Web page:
ForeFlight Directory listing shown on taxi chart

FBOs on Taxi Charts makes FBOs easy to find after the pilot lands. All of the Directory listing details are available right on the taxi chart view.

Questions about ForeFlight Directory? I’d love to hear from you! I’m on frequency at directory@foreflight.com.

ForeFlight Acquires JetFuelX

JetFuelX on any device

We are thrilled to announce this exciting addition to ForeFlight. JetFuelX is a free web-based fuel card management service that makes it easy for owners and operators of turbine aircraft to save money by quickly finding the lowest prices available from their multiple jet fuel discount program memberships.

JetFuelX, A ForeFlight CompanyJetFuelX is designed to help everyone from individual pilots to large flight departments, including charter operators, quickly pinpoint the best jet fuel prices and eliminate the frustrating and time-consuming task of managing and comparing multiple fuel card and FBO discount programs. Customers can manage unlimited fuel card memberships and aircraft profiles, view all prices available at the planned destination, compare prices in real-time with nearby airports, and submit fuel releases in a matter of seconds. The simple search function returns discount pricing information at the planned destination, as well as the nearest airports, in a neatly organized list or interactive map view.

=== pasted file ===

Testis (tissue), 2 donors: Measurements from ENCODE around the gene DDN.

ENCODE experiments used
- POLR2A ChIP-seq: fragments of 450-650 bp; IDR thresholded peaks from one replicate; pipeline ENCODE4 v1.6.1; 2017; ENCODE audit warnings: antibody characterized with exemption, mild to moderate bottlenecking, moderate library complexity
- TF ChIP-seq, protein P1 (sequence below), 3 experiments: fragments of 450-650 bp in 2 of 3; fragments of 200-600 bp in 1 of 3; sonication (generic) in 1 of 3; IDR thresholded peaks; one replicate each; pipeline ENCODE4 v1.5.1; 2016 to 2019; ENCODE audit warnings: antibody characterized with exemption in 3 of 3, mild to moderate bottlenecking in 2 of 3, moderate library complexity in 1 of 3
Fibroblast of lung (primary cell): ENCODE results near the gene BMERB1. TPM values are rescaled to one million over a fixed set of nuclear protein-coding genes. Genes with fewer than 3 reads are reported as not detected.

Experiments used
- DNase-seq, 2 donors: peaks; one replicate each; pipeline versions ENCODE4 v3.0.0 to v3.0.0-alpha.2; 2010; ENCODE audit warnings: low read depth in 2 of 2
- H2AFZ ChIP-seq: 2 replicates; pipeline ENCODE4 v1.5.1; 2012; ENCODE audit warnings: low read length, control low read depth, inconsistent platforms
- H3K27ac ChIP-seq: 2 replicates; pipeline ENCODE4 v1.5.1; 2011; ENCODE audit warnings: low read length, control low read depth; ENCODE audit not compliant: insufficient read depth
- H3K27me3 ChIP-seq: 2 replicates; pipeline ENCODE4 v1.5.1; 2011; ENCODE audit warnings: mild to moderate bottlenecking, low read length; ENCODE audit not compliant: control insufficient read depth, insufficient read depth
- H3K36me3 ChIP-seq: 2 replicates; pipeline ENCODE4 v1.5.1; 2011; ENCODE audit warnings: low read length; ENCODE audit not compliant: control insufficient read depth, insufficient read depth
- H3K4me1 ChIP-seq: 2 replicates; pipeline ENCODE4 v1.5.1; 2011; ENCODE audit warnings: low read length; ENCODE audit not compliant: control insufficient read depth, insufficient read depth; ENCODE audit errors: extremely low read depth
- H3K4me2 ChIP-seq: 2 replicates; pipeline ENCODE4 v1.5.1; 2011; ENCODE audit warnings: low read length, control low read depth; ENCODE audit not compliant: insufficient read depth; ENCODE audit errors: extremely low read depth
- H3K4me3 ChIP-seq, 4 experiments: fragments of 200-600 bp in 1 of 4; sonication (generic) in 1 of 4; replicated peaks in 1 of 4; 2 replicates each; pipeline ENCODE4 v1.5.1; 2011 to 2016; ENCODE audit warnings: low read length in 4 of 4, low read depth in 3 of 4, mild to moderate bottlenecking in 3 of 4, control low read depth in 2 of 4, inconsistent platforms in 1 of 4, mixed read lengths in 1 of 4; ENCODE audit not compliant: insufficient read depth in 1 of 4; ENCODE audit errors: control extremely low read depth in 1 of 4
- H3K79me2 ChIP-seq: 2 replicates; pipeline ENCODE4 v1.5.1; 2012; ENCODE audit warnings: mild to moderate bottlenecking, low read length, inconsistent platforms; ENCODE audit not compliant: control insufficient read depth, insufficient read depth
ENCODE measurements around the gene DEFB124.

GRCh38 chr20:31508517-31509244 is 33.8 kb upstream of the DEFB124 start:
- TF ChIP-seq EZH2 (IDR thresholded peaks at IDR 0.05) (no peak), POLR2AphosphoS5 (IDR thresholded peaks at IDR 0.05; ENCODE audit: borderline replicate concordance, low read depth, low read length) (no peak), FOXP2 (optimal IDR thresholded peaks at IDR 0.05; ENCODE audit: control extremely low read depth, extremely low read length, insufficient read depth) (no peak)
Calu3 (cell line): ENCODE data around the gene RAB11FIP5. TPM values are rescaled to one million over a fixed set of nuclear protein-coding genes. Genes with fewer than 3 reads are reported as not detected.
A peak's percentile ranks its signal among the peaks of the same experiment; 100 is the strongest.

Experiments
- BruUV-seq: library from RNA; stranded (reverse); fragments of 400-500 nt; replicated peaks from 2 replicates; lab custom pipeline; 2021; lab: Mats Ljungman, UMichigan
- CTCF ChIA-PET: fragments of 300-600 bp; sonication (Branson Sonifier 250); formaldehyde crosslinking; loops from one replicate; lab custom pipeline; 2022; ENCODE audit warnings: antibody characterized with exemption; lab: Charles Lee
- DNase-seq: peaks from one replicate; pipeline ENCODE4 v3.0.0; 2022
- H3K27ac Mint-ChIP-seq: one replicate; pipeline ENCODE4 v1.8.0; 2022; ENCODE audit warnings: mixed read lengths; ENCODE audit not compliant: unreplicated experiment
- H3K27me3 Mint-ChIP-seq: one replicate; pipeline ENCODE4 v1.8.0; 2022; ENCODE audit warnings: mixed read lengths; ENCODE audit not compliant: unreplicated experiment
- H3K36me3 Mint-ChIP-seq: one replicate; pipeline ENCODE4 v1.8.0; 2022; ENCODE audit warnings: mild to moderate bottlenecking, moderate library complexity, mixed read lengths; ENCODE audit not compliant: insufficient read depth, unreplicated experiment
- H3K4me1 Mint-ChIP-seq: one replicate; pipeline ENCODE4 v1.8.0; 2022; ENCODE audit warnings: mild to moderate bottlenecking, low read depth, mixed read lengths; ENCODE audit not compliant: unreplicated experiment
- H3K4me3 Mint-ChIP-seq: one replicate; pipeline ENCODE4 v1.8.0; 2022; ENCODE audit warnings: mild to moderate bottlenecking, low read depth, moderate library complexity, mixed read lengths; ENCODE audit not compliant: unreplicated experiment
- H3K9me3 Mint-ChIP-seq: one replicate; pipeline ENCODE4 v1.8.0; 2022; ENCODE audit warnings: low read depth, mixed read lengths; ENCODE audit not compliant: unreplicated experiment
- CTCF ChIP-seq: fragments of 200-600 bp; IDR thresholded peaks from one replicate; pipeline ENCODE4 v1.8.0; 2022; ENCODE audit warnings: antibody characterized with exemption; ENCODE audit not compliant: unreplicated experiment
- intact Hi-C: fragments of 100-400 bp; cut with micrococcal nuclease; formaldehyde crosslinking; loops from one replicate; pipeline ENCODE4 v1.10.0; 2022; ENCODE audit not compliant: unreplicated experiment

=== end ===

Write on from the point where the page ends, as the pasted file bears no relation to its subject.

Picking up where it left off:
In addition, JetFuelX provides a solution for fuel providers and FBOs to efficiently distribute pricing data to their members. FBOs and fuel providers who are interested in integrating with JetFuelX, please contact info@jetfuelx.com.

Existing JetFuelX customers can continue to enjoy the benefits of this free service. If you are a ForeFlight customer, you can also login with your existing ForeFlight credentials and use the JetFuelX platform at no additional charge. New customers are encouraged to sign up for a free account at www.jetfuelx.com.

Be sure to check out our helpful videos to get you up and running:

 

As always, we are on frequency at team@foreflight.com if you have any questions.

Got Echo Tops?

While not rare, it is a pleasant surprise to see a fairly quiet radar mosaic stretching from coast to coast. Unless you are specifically looking for nasty weather, a tranquil radar usually means decent flying weather, outside of cold clouds, in most locations that are not reporting low ceilings and reduced visibility due to a radiation fog event. This also means you may not see some of the other familiar markers you’d normally expect to be displayed on the Map with the radar layer on. One of these markers that is often missing is the echo top heights.

Benign Radar

Overall, a fairly benign radar with the most significant returns in southern California.